Employablility: Mild Handicapped vs Mod/Severe vs All Handicapps

Discussion in 'Special Education' started by tek_war505, Oct 1, 2010.

  1. tek_war505

    tek_war505 Rookie

    Joined:
    Sep 30, 2010
    Messages:
    32
    Likes Received:
    0

    Oct 1, 2010

    Right now I am just working on getting my Special Education license in mild handicapps however I can also get for free from another local univerisity licensure in moderate/severe handicapps. I am thinking being licensed in both areas would make me more hireable, but I have had teachers tell me not to do that ! They told me they made the mistake of doing that and now to maintain their licensure they need to take a lot more classes and pay twice as much money to the state to keep their license renewed.

    Any thoughts or opinion?
     
  2.  
  3. AspieTeacher

    AspieTeacher Comrade

    Joined:
    Sep 16, 2005
    Messages:
    406
    Likes Received:
    0

    Oct 2, 2010

    tek_war,

    Believe it or not, there are more openings working with students with autism and learning handicaps than moderate/severe disabilities right now. When I say "LD". I mean students who ARE NOT IN RESOURCE classes. These are students who may be able to get a vocational degree after finishing high school, MAY be able to attend college. I live in California and most of the openings were in mild/moderate disabilities. I work with moderate/severe only right now. I don't know if I could handle working with students with mild disabilities though.
    Troy in Los Angeles, Ca
     
  4. lajoers3

    lajoers3 Comrade

    Joined:
    Dec 10, 2006
    Messages:
    314
    Likes Received:
    0

    Oct 2, 2010

    Sorry, can't help you because here in Australia there is no seperate licensure for mild, moderate and severe disabilities. I have a general qualification in special education although you can specialise further if desired with sensory disabilities.
    I would think that having both would make you more hireable but from what you are saying perhaps not. Maybe you should ask various different principals or AP's and see what their point of view is.
     
  5. Special-t

    Special-t Enthusiast

    Joined:
    Jun 1, 2008
    Messages:
    2,019
    Likes Received:
    19

    Oct 2, 2010

    You should really choose what you're suited for. Frankly, some people are not cut out for mod/severe teaching. If you're not - then don't bother getting the credential because it will be a waste of time. It's completely different than mild/moderate.

    I discovered my preference by observing and subbing classes in both categories. I truly believe that students in mod/severe classes deserve a teacher fully dedicated to learning how to teach that population.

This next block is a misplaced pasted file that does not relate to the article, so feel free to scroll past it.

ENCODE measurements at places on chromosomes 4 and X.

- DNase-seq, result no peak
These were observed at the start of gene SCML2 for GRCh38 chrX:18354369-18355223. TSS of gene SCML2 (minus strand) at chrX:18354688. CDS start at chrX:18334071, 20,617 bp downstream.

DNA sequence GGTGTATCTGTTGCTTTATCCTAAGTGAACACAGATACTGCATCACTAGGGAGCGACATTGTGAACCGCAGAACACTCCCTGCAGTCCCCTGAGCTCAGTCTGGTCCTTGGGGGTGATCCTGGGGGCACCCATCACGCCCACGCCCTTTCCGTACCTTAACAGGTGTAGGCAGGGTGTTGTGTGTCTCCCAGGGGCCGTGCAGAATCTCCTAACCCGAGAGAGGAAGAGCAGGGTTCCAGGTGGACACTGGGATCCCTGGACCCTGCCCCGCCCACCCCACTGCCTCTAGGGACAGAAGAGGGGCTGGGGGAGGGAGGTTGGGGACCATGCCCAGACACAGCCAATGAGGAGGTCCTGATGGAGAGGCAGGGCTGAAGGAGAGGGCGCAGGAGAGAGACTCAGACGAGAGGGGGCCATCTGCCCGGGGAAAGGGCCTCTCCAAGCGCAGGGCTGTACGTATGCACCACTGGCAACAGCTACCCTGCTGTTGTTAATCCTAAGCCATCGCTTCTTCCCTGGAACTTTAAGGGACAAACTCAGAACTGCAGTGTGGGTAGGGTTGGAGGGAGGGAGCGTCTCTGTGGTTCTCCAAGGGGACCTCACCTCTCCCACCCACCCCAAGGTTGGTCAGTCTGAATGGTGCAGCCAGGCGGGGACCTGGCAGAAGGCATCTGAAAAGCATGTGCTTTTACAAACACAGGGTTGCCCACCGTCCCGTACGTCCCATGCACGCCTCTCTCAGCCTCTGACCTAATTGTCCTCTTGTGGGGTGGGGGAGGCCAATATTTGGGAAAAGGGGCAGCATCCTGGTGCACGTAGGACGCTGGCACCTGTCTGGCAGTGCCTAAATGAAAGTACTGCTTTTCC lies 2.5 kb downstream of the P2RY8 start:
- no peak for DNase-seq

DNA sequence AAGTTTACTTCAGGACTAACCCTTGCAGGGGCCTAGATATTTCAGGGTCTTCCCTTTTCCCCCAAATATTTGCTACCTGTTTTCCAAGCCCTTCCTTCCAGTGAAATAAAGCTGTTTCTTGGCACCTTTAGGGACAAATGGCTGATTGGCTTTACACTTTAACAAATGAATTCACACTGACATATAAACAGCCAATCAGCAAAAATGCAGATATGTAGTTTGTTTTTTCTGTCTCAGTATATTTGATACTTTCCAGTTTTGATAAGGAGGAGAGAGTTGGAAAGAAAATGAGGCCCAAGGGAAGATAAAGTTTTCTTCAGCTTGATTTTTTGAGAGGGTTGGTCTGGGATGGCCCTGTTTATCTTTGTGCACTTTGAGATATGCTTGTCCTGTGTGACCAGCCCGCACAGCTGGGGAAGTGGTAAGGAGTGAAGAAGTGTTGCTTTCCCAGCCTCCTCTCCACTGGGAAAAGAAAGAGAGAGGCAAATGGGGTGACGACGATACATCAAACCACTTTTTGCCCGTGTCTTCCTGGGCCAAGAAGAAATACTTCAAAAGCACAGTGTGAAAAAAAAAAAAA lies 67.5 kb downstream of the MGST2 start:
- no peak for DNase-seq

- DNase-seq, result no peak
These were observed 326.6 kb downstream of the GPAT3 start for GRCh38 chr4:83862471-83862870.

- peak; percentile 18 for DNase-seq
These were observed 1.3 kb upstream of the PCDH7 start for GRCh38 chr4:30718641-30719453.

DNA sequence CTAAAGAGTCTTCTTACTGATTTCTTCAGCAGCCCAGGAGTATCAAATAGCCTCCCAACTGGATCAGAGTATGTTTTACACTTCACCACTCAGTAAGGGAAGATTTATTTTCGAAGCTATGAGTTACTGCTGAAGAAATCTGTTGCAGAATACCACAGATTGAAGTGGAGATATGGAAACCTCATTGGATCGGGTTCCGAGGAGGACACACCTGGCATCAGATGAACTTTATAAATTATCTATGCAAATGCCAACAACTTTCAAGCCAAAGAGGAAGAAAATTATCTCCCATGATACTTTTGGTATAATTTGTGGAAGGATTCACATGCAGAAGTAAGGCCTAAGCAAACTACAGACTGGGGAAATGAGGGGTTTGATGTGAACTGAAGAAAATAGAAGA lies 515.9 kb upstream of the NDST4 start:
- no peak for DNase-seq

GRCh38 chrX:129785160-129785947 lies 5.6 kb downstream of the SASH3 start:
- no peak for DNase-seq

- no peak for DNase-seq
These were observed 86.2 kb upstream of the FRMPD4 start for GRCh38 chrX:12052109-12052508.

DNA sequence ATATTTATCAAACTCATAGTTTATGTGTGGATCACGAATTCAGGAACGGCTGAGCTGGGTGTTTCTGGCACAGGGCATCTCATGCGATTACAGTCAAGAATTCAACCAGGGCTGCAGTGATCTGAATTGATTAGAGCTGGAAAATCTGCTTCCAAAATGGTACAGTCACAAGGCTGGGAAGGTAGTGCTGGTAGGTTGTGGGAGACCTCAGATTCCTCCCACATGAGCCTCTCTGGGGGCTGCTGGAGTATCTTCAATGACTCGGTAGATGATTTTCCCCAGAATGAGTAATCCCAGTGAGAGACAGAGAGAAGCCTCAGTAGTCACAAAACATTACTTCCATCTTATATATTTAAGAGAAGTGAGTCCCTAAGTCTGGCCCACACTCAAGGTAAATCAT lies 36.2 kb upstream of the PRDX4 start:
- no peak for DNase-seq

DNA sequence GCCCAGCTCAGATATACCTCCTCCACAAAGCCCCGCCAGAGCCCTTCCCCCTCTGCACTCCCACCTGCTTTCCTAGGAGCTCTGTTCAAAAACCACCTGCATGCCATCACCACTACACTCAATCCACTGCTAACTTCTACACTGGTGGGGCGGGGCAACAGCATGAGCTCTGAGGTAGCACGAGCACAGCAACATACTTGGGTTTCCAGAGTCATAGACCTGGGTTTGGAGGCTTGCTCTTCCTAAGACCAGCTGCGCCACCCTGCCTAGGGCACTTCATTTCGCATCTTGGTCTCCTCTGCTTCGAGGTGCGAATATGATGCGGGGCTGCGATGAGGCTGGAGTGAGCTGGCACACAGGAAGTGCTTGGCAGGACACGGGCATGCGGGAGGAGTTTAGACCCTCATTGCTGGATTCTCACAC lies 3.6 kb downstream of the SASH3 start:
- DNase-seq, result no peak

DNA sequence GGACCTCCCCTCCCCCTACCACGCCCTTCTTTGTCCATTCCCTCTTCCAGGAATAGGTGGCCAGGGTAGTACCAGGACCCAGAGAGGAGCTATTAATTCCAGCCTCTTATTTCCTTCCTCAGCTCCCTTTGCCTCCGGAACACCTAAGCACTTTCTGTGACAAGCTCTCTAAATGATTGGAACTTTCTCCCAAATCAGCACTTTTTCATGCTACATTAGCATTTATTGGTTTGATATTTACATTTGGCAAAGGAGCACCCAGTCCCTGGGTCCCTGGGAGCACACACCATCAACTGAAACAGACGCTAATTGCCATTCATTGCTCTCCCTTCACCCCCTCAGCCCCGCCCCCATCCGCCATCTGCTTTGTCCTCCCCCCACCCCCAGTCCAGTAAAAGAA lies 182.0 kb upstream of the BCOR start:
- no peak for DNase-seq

It's unlikely that a school will hire you to teach both categories because mod/severe students need a dedicated teacher almost all day.

    On the other hand, if you have an interest in both categories, then go for it.

    If you're trying to make yourself more marketable, get lots of experience with the population you want to teach.
     
  6. mom2mikey

    mom2mikey Cohort

    Joined:
    Aug 16, 2009
    Messages:
    550
    Likes Received:
    0

    Oct 3, 2010

    :thumb: I completely agree with this. Go after that you know you are going to love to do and do it with all your heart.
     
  7. Zelda~*

    Zelda~* Devotee

    Joined:
    May 18, 2008
    Messages:
    1,042
    Likes Received:
    81

    Oct 3, 2010

    I teach mild-moderate, I couldn't do moderate-severe. My hat is off to those individuals.

    I had absolutely no trouble landing interviews and job offers in the summer of '08. I had two job offers, turned one down, and when I took the other offer I was offered a second interview on yet another job. It was nice to feel so wanted. ;)

    I agree with what others have said. Go observe, volunteer, etc. where you can. Check out the Behavior/ED rooms too! :D
     
  8. teacher12345

    teacher12345 Cohort

    Joined:
    Mar 3, 2010
    Messages:
    536
    Likes Received:
    0

    Oct 3, 2010

    What disabillities are considered mild to moderate? what disabilities are considered moderate to intense?
     
  9. Special-t

    Special-t Enthusiast

    Joined:
    Jun 1, 2008
    Messages:
    2,019
    Likes Received:
    19

    Oct 3, 2010

    The labels may be slightly different depending upon where you teach.

    Students in mild/moderate have the ability to access the general education curriculum that is either exactly the same as their peers - or sometimes modified to fit their individual goals. These students might have learning disabilities, high functioning autism, emotional disturbance, mild/mod cognitive impairment.
     

Share This Page

Members Online Now

  1. vickilyn,
  2. Charlie Trahan,
  3. bella84,
  4. miss-m,
  5. Preschool0929
Total: 450 (members: 8, guests: 425, robots: 17)
test